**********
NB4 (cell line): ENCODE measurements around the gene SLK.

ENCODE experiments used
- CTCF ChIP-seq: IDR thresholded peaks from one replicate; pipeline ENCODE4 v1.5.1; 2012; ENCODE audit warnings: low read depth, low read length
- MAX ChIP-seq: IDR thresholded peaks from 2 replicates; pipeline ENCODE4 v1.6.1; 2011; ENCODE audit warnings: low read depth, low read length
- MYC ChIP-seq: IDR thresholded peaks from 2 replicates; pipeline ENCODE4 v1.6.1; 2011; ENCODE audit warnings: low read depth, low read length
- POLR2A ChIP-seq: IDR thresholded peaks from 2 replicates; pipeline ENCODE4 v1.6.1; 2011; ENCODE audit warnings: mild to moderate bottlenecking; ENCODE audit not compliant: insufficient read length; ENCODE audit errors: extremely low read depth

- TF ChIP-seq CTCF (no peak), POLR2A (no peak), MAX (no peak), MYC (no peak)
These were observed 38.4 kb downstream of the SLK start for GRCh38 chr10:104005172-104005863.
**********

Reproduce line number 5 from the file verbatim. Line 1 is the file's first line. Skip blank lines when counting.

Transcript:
- MYC ChIP-seq: IDR thresholded peaks from 2 replicates; pipeline ENCODE4 v1.6.1; 2011; ENCODE audit warnings: low read depth, low read length